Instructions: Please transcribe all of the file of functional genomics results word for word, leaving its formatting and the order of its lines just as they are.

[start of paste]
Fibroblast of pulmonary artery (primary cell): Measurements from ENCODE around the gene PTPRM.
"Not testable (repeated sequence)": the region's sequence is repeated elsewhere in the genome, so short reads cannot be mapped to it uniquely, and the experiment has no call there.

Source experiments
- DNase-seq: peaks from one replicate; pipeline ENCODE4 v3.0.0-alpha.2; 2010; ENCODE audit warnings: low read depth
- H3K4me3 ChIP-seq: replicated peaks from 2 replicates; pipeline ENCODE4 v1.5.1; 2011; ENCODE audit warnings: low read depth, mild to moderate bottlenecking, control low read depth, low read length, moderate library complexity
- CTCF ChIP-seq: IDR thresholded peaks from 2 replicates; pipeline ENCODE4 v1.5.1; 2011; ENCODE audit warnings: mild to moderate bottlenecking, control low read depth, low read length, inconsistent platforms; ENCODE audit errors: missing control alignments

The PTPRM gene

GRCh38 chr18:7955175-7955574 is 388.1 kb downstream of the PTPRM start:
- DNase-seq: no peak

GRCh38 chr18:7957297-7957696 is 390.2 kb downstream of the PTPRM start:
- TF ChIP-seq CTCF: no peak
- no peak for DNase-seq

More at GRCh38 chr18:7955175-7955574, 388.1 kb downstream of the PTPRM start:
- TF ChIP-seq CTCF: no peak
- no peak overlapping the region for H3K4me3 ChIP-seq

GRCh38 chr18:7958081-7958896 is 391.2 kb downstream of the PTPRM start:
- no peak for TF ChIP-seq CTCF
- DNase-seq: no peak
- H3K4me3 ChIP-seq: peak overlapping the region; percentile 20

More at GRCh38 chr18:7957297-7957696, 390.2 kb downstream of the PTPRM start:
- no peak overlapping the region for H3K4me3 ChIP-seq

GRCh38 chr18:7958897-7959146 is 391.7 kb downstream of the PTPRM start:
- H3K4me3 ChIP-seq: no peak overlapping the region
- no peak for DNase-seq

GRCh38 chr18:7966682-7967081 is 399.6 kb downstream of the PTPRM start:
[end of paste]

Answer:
Fibroblast of pulmonary artery (primary cell): Measurements from ENCODE around the gene PTPRM.
"Not testable (repeated sequence)": the region's sequence is repeated elsewhere in the genome, so short reads cannot be mapped to it uniquely, and the experiment has no call there.

Source experiments
- DNase-seq: peaks from one replicate; pipeline ENCODE4 v3.0.0-alpha.2; 2010; ENCODE audit warnings: low read depth
- H3K4me3 ChIP-seq: replicated peaks from 2 replicates; pipeline ENCODE4 v1.5.1; 2011; ENCODE audit warnings: low read depth, mild to moderate bottlenecking, control low read depth, low read length, moderate library complexity
- CTCF ChIP-seq: IDR thresholded peaks from 2 replicates; pipeline ENCODE4 v1.5.1; 2011; ENCODE audit warnings: mild to moderate bottlenecking, control low read depth, low read length, inconsistent platforms; ENCODE audit errors: missing control alignments

The PTPRM gene

GRCh38 chr18:7955175-7955574 is 388.1 kb downstream of the PTPRM start:
- DNase-seq: no peak

GRCh38 chr18:7957297-7957696 is 390.2 kb downstream of the PTPRM start:
- TF ChIP-seq CTCF: no peak
- no peak for DNase-seq

More at GRCh38 chr18:7955175-7955574, 388.1 kb downstream of the PTPRM start:
- TF ChIP-seq CTCF: no peak
- no peak overlapping the region for H3K4me3 ChIP-seq

GRCh38 chr18:7958081-7958896 is 391.2 kb downstream of the PTPRM start:
- no peak for TF ChIP-seq CTCF
- DNase-seq: no peak
- H3K4me3 ChIP-seq: peak overlapping the region; percentile 20

More at GRCh38 chr18:7957297-7957696, 390.2 kb downstream of the PTPRM start:
- no peak overlapping the region for H3K4me3 ChIP-seq

GRCh38 chr18:7958897-7959146 is 391.7 kb downstream of the PTPRM start:
- H3K4me3 ChIP-seq: no peak overlapping the region
- no peak for DNase-seq

GRCh38 chr18:7966682-7967081 is 399.6 kb downstream of the PTPRM start: